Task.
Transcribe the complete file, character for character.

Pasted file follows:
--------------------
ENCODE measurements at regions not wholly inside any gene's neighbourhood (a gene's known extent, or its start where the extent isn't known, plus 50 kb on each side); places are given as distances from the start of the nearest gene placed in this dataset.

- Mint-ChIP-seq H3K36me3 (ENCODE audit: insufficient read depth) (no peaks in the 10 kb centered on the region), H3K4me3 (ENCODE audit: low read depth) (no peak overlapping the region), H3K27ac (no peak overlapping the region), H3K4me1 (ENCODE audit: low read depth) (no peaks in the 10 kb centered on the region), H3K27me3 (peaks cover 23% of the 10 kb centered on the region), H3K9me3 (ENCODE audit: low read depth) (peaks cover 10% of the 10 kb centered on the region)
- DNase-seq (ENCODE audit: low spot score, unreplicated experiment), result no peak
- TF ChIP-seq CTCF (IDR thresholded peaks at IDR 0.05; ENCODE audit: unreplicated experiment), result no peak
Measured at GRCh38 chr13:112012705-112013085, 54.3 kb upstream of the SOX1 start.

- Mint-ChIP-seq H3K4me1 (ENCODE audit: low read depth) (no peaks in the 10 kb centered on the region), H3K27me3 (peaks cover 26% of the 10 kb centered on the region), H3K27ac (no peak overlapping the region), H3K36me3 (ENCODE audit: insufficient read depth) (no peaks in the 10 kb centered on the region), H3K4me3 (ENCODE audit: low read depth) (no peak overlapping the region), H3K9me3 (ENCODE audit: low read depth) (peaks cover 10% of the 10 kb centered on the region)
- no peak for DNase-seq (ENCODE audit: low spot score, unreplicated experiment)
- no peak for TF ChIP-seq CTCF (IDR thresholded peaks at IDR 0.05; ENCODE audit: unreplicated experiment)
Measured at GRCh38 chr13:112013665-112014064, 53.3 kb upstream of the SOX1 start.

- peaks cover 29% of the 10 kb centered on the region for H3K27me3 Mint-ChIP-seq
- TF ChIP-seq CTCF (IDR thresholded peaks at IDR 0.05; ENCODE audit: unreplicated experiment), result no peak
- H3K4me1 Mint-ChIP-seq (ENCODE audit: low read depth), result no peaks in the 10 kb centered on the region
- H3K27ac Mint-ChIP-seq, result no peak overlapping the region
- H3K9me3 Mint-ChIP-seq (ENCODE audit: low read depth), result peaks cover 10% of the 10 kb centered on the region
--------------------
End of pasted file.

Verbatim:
ENCODE measurements at regions not wholly inside any gene's neighbourhood (a gene's known extent, or its start where the extent isn't known, plus 50 kb on each side); places are given as distances from the start of the nearest gene placed in this dataset.

- Mint-ChIP-seq H3K36me3 (ENCODE audit: insufficient read depth) (no peaks in the 10 kb centered on the region), H3K4me3 (ENCODE audit: low read depth) (no peak overlapping the region), H3K27ac (no peak overlapping the region), H3K4me1 (ENCODE audit: low read depth) (no peaks in the 10 kb centered on the region), H3K27me3 (peaks cover 23% of the 10 kb centered on the region), H3K9me3 (ENCODE audit: low read depth) (peaks cover 10% of the 10 kb centered on the region)
- DNase-seq (ENCODE audit: low spot score, unreplicated experiment), result no peak
- TF ChIP-seq CTCF (IDR thresholded peaks at IDR 0.05; ENCODE audit: unreplicated experiment), result no peak
Measured at GRCh38 chr13:112012705-112013085, 54.3 kb upstream of the SOX1 start.

- Mint-ChIP-seq H3K4me1 (ENCODE audit: low read depth) (no peaks in the 10 kb centered on the region), H3K27me3 (peaks cover 26% of the 10 kb centered on the region), H3K27ac (no peak overlapping the region), H3K36me3 (ENCODE audit: insufficient read depth) (no peaks in the 10 kb centered on the region), H3K4me3 (ENCODE audit: low read depth) (no peak overlapping the region), H3K9me3 (ENCODE audit: low read depth) (peaks cover 10% of the 10 kb centered on the region)
- no peak for DNase-seq (ENCODE audit: low spot score, unreplicated experiment)
- no peak for TF ChIP-seq CTCF (IDR thresholded peaks at IDR 0.05; ENCODE audit: unreplicated experiment)
Measured at GRCh38 chr13:112013665-112014064, 53.3 kb upstream of the SOX1 start.

- peaks cover 29% of the 10 kb centered on the region for H3K27me3 Mint-ChIP-seq
- TF ChIP-seq CTCF (IDR thresholded peaks at IDR 0.05; ENCODE audit: unreplicated experiment), result no peak
- H3K4me1 Mint-ChIP-seq (ENCODE audit: low read depth), result no peaks in the 10 kb centered on the region
- H3K27ac Mint-ChIP-seq, result no peak overlapping the region
- H3K9me3 Mint-ChIP-seq (ENCODE audit: low read depth), result peaks cover 10% of the 10 kb centered on the region